Titled "What Does It Mean to Be Pro-Israel in America Today?" the panel included Jeremy Ben-Ami of the liberal Jewish organization J Street and John Podhoretz, leading neo-conservative and NY Post columnist.

Midway through the evening, Podhoretz completely lost his composure, and stormed off the stage. The irony was that he did this at a moment when the speakers were all agreeing with one another.  

They were discussing the American Studies Association decision to boycott Israeli universities because "there is no effective or substantive academic freedom for Palestinian students and scholars under conditions of Israeli occupation."

All the panelists spoke against it but Ben-Ami added that he understood that some people in America might think that Israel isn't sincere about resolving the Israel-Palestine conflict.

That's when Podhoretz lost it, although he had managed to alienate a chunk of the audience earlier when he said that members of Swarthmore College's Hillel group should be "spat upon."
Hillel is a Jewish university organization with more than 500 chapters at colleges around the world, although the majority are in the US. Hillel's executive leadership has issued guidelines to all its members about who should be invited to speak at Hillel meetings. 

Critics of Zionism, including those who argue for boycotts of Israel, are not to be invited. The Swarthmore students objected and went public with a letter they wrote to the Hillel leadership explaining why. 

"Hillel, billing itself as the 'Foundation for Jewish Campus Life,' is seen by many as the face of the American Jewish college population. And due to these policies, it is a face that is often seen to be monolithically Zionist, increasingly uncooperative, and completely uninterested in real pluralistic, open dialogue and discussion. We do not believe this is the true face of young American Jews…"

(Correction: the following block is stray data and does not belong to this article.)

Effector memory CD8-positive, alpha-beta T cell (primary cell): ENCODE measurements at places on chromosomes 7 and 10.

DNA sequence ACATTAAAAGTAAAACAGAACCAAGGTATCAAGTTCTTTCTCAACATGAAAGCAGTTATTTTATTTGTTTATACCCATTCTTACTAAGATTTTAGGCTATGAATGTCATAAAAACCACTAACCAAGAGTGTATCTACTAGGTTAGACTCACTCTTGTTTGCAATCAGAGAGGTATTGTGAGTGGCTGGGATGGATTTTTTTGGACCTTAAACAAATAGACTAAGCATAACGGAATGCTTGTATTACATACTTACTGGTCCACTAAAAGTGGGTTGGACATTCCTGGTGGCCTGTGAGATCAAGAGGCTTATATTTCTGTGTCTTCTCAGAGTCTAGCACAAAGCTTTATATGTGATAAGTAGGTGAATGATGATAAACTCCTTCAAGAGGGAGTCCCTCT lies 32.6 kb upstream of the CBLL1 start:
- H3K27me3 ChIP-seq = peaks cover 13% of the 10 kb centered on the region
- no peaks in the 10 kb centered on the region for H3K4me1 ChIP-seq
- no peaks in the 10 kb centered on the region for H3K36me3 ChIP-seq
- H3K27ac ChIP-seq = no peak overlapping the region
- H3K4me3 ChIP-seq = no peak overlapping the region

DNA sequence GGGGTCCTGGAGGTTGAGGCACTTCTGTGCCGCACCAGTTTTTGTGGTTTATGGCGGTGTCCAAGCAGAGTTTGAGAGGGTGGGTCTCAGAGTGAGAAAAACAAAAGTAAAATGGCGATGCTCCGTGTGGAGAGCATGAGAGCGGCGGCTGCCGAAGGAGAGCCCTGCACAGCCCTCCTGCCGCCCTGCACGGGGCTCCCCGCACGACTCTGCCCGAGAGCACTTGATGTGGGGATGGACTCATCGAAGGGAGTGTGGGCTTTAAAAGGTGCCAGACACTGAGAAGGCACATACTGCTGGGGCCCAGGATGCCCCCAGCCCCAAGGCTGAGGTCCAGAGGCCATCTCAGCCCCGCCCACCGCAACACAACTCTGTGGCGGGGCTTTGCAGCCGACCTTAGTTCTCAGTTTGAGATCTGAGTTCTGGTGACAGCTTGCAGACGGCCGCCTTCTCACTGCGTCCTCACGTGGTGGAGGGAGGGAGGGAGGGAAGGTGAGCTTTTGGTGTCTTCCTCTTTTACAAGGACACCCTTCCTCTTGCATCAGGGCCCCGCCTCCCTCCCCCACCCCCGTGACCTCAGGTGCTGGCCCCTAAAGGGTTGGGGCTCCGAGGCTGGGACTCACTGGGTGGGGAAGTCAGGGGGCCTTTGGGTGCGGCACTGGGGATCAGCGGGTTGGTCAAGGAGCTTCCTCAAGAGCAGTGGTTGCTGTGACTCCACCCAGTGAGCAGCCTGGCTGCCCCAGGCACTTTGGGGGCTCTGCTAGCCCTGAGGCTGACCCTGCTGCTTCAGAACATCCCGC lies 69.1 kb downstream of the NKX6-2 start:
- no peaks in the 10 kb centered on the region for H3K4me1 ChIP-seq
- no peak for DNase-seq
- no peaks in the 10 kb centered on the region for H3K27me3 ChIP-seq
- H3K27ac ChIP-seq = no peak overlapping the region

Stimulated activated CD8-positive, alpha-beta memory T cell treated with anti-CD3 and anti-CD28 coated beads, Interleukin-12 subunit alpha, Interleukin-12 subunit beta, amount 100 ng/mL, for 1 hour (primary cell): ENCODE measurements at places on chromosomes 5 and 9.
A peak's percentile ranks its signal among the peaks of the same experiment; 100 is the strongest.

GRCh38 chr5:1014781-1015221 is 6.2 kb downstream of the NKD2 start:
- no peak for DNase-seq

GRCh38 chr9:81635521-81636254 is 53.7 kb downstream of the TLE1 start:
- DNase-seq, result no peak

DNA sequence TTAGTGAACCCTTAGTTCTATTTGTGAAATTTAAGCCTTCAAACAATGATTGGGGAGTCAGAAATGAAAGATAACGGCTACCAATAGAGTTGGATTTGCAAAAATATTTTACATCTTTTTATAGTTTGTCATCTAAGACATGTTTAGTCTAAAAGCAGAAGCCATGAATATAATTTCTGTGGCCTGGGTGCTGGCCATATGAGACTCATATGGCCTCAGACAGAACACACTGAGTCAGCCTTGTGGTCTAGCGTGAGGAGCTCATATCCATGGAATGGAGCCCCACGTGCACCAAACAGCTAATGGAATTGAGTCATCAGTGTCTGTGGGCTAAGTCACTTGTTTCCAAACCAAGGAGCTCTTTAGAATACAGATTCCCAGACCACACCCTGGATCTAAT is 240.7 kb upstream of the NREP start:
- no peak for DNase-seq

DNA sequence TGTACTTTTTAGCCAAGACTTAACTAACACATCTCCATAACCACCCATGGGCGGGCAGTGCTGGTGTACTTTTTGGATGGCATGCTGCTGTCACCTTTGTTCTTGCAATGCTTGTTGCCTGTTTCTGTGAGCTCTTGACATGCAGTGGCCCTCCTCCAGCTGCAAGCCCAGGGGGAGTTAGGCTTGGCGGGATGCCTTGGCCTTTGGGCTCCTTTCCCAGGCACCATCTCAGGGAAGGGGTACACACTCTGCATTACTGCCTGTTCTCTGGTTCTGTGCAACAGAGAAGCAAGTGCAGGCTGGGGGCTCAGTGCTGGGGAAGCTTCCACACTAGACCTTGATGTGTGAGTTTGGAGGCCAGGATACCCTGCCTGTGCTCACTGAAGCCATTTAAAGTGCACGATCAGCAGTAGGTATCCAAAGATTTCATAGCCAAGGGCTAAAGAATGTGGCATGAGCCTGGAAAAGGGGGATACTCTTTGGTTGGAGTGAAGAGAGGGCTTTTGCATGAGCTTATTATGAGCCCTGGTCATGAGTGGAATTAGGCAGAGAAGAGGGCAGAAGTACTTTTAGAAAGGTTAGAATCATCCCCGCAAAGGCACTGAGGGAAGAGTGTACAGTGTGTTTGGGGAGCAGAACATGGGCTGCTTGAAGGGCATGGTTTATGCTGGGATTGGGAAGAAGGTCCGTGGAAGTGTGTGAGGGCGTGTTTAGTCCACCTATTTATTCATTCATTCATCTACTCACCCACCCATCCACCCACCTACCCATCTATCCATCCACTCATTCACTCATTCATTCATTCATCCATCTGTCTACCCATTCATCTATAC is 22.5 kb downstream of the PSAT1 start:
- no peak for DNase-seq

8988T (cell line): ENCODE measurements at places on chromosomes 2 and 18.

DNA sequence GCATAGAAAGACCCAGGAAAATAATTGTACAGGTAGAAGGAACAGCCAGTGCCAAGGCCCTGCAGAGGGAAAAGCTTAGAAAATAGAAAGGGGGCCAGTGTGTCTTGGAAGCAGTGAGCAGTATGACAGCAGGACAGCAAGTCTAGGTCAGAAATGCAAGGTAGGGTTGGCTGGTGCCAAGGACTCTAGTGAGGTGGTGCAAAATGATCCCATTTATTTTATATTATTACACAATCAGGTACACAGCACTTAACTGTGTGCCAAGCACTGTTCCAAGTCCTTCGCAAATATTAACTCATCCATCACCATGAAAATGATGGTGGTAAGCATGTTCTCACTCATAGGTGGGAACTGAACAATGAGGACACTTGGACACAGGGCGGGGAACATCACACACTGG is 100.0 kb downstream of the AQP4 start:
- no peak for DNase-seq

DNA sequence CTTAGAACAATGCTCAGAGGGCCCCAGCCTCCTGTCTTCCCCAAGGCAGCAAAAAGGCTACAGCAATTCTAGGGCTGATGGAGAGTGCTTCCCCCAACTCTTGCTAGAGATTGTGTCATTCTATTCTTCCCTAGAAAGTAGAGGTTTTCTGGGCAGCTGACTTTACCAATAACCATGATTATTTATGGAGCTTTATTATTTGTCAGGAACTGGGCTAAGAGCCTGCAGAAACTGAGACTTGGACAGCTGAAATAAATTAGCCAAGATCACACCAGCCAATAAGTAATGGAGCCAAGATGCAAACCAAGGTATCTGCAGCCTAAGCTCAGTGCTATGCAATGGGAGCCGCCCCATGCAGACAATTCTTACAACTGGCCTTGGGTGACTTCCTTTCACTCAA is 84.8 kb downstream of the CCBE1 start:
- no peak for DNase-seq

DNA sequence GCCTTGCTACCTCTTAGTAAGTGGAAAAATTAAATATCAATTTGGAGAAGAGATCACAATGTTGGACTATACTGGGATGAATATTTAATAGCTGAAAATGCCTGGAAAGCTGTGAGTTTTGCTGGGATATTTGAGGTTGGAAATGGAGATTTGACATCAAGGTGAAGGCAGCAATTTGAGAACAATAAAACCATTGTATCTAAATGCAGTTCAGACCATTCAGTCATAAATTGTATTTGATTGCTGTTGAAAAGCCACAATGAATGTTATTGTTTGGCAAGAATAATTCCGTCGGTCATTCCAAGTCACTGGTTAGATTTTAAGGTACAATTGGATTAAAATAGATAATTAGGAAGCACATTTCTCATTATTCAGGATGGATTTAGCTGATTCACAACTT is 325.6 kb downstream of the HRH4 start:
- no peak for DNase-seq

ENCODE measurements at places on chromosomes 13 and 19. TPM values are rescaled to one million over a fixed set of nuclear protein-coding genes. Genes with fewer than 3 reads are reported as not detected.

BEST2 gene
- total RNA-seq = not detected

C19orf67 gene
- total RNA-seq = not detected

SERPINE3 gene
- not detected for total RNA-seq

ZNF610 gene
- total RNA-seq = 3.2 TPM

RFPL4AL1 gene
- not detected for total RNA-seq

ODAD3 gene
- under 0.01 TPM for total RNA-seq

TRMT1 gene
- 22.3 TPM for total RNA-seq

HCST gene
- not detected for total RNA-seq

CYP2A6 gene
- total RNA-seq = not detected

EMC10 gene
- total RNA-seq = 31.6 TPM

That last sentence is critical. The American Jewish community is going through monumental changes in faith and demography. Earlier this autumn Pew Research published a massive survey on Jewish Americans. It is well worth reading. The Pew report revealed complex attitudes towards Israel. Religious and older Jews are very "attached" to Israel. Younger and non-observant Jews are less inclined to blindly support the Jewish state.

The Jewish right-wing in America clearly has work to do to sustain itself and reach younger members of the community. After his walkout created a storm in the blogosphere, Podhoretz clarified his words about Swarthmore Hillel in Commentary, the magazine he edits. He acknowledged his rhetoric was hysterical. Then repeated it:

"What I said was that if you advocate anti-Zionism, you are calling for the destruction of the homeland of my family. You are free to do so, and I am free to revile you and spit upon you.”

A more subtle message and a different messenger might be a way for the Jewish community's right-wing to regain traction in the debate. Perhaps there is a lesson to be taken from Netanyahu's recent approach.